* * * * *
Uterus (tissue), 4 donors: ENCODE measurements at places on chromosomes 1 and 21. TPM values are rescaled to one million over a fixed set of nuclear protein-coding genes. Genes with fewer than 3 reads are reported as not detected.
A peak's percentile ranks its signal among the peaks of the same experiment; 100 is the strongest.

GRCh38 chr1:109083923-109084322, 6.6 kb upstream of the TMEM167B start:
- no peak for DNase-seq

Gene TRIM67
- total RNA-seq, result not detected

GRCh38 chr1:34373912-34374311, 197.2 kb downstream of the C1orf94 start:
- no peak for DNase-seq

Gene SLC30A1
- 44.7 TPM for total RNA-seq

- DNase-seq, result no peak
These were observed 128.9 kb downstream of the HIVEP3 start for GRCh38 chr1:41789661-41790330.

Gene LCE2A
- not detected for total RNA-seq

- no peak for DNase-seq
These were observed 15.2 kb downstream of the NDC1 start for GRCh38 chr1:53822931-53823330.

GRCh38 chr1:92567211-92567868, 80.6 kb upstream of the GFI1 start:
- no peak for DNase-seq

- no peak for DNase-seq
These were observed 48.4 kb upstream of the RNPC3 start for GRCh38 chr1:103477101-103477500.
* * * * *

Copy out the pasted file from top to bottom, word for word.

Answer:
Uterus (tissue), 4 donors: ENCODE measurements at places on chromosomes 1 and 21. TPM values are rescaled to one million over a fixed set of nuclear protein-coding genes. Genes with fewer than 3 reads are reported as not detected.
A peak's percentile ranks its signal among the peaks of the same experiment; 100 is the strongest.

GRCh38 chr1:109083923-109084322, 6.6 kb upstream of the TMEM167B start:
- no peak for DNase-seq

Gene TRIM67
- total RNA-seq, result not detected

GRCh38 chr1:34373912-34374311, 197.2 kb downstream of the C1orf94 start:
- no peak for DNase-seq

Gene SLC30A1
- 44.7 TPM for total RNA-seq

- DNase-seq, result no peak
These were observed 128.9 kb downstream of the HIVEP3 start for GRCh38 chr1:41789661-41790330.

Gene LCE2A
- not detected for total RNA-seq

- no peak for DNase-seq
These were observed 15.2 kb downstream of the NDC1 start for GRCh38 chr1:53822931-53823330.

GRCh38 chr1:92567211-92567868, 80.6 kb upstream of the GFI1 start:
- no peak for DNase-seq

- no peak for DNase-seq
These were observed 48.4 kb upstream of the RNPC3 start for GRCh38 chr1:103477101-103477500.